The eight night visions of Zechariah are a series of phantasmagoric, dream-like scenes which the prophet saw on a single, exactly dated, night—as it happens, on the night of Valentine’s Day 2,530 years ago this year. In quick succession the prophet is shown the following: mounted scouts who report on a global reconnaissance mission, four horns which are destroyed by four workmen, a surveyor who is prevented from measuring the dimensions of Jerusalem, the high priest Joshua who is re-clothed in clean garments, a menorah which is fed from two adjacent olive trees, a flying curse-scroll which destroys the homes of sinners, a woman called Wickedness who is flown to Babylon, and four spirit-chariots that go out from the presence of God. Like dreams, they are often bizarre, surrealistic, and hard to interpret.
But consider vision six. Zechariah sees a billboard-sized flying scroll that is identified simply as “the curse,” directed against thieves and perjurers, whose homes it will enter and destroy. The Hebrew is desperately difficult in parts, but the overall picture is clear and arresting. In my own translation the prophet’s first-person account reads as follows:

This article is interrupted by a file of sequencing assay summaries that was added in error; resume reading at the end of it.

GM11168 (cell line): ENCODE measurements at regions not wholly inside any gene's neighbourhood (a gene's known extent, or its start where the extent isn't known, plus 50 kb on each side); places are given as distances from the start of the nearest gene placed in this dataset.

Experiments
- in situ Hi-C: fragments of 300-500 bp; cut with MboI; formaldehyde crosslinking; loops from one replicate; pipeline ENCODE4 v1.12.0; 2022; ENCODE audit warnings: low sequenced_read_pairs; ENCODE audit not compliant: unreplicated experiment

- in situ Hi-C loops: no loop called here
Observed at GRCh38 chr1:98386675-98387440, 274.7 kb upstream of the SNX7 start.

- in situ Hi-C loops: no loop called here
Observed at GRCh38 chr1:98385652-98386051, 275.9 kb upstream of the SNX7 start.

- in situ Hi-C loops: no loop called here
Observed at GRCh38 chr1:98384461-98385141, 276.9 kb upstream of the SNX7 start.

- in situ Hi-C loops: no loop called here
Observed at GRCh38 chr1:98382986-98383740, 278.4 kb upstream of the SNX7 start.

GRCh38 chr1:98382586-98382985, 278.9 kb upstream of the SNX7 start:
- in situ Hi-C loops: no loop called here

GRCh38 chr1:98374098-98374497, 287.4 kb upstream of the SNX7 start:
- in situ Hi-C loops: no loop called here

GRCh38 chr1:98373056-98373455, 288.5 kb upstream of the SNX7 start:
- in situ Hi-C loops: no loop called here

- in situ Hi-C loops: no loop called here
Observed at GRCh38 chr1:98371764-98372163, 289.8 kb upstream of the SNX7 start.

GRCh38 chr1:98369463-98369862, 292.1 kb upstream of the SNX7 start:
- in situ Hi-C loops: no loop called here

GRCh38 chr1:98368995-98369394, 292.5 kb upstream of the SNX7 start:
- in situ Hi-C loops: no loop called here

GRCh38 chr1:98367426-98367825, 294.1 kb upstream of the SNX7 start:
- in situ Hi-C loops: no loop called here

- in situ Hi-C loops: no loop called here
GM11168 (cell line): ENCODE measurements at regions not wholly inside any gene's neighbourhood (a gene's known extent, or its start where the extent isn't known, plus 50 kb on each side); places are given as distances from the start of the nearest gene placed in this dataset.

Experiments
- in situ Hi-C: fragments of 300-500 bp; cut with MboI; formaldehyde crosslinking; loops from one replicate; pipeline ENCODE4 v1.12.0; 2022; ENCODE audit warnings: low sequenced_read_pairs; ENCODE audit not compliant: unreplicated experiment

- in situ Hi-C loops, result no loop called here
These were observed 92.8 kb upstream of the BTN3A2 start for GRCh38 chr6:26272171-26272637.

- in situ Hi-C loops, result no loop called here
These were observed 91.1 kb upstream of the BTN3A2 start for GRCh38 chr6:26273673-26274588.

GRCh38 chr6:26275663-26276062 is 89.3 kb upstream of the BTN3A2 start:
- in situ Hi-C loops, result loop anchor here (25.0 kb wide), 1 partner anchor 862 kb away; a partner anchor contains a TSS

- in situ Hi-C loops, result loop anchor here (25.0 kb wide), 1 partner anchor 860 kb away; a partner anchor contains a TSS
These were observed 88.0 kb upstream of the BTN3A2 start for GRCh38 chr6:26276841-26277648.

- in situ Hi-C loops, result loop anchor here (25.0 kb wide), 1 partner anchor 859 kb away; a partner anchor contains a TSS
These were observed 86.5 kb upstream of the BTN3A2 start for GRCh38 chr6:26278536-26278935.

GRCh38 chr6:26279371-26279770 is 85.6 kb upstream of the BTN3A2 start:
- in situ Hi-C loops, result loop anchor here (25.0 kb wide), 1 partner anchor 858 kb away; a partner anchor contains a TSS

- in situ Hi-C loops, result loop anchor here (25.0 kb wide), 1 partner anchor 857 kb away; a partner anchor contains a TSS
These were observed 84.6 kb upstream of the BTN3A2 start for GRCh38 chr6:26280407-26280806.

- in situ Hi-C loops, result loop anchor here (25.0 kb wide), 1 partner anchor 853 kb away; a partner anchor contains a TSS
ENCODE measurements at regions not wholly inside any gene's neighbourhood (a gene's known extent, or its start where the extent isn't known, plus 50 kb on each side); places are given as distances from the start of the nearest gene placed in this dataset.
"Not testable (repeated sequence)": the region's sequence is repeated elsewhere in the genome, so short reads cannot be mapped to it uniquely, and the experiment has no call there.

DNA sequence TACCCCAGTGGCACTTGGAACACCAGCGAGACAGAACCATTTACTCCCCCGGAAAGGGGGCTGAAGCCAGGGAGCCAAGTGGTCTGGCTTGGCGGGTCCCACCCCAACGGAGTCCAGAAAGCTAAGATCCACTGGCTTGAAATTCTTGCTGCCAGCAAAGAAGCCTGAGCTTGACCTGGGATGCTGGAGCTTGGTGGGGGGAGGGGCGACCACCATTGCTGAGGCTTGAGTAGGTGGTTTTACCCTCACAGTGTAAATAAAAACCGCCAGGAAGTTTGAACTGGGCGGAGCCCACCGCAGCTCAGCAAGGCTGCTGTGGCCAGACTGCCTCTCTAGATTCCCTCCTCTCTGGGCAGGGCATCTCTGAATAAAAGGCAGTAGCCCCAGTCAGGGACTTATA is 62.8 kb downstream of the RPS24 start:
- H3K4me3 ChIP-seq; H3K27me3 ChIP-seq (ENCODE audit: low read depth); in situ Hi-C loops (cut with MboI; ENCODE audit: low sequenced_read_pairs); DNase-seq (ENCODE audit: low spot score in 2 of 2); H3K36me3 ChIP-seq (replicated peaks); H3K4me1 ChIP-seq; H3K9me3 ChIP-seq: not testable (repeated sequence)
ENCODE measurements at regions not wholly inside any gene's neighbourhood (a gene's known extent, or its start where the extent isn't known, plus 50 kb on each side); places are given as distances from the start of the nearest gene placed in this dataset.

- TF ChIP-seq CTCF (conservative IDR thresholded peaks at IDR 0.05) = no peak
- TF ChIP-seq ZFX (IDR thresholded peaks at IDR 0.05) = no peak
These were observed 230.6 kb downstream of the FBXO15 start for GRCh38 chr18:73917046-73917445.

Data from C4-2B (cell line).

And again I looked up, and what should I see but a flying scroll! And he said to me, “What do you see?” And I answered, “I see a flying scroll, twenty cubits long and ten cubits wide.” Then he said to me, “This is the curse that is going out over the whole land, for everyone who steals has gone unpunished for this—just like that! And everyone who swears has gone unpunished for this—just like that! I have brought the scroll forth—declaration of the LORD of armies—and it will enter the house of him who steals and the house of him who swears by my name falsely, and it will stay overnight in his house and destroy it, timber and stone.” (Zechariah 5:1-4)
This outsize magic carpet of a scroll, possibly containing writing specifying the covenant sanctions against violators of the Torah, does a strange thing. Like a smart bomb in modern warfare, it targets the houses of specific offenders and manages (despite its size) to enter them. (Through the chimney? Through a window? We are not told.) Apparently it enters unobserved and spends the night in the sinner’s house, postponing its detonation like a ticking bomb. Then finally it unleashes it destructive force, apparently blowing up the house it has targeted, and destroying it lock, stock, and barrel.